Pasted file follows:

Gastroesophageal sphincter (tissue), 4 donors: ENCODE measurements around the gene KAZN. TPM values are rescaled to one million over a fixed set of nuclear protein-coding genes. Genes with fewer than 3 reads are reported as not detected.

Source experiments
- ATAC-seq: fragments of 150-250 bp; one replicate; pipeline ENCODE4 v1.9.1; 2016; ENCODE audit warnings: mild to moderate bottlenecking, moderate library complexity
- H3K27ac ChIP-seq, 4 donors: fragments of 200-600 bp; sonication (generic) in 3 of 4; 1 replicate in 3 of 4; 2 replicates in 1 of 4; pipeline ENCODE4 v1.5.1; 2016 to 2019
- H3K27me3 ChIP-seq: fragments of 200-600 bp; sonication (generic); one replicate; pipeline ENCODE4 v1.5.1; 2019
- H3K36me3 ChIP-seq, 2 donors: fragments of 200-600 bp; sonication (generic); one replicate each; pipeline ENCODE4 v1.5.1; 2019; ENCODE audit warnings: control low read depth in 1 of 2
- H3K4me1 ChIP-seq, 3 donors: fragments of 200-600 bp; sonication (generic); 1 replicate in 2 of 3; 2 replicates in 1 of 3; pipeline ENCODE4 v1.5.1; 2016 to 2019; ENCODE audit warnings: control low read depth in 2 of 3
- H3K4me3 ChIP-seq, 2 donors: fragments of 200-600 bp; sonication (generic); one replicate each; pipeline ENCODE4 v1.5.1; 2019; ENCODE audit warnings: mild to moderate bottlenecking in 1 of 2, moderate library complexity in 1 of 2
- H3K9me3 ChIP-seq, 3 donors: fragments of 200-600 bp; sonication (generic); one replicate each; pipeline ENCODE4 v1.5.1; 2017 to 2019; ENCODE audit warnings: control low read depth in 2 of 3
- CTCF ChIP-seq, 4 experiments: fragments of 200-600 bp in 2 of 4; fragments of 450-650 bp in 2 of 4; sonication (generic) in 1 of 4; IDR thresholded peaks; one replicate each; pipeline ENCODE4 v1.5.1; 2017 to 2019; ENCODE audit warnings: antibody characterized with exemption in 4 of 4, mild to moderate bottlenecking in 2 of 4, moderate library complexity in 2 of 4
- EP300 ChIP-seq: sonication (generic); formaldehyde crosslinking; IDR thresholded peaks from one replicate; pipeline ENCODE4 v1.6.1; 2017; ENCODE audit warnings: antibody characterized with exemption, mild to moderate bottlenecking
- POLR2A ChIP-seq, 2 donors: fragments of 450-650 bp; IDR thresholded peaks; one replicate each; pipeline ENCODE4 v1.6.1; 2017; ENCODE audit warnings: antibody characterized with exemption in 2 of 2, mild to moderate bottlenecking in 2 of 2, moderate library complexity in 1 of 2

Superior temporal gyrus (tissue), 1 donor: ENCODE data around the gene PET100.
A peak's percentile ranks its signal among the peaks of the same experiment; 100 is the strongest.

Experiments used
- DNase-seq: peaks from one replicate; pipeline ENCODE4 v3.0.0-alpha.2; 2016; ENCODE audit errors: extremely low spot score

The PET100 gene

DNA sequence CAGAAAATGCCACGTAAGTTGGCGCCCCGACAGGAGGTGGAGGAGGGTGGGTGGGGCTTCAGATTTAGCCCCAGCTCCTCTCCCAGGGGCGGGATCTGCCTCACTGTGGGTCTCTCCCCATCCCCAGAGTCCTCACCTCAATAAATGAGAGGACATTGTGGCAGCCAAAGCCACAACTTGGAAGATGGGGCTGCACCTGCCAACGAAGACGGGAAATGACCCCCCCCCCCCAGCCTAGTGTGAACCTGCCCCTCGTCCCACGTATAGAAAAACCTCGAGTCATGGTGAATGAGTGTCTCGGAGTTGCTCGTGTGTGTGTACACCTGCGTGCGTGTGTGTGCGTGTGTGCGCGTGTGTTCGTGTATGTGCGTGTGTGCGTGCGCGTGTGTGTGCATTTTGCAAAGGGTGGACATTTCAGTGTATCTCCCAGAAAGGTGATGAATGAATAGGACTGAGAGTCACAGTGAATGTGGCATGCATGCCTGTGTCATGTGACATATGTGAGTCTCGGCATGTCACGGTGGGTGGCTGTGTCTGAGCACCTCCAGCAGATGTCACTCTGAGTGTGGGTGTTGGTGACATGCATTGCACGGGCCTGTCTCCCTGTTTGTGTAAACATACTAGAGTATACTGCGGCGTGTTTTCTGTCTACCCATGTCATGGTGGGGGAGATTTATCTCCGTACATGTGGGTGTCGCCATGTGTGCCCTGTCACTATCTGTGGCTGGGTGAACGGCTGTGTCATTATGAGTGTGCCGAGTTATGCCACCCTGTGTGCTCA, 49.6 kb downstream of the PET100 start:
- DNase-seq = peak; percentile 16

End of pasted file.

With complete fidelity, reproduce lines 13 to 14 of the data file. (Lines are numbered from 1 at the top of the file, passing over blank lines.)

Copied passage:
Superior temporal gyrus (tissue), 1 donor: ENCODE data around the gene PET100.
A peak's percentile ranks its signal among the peaks of the same experiment; 100 is the strongest.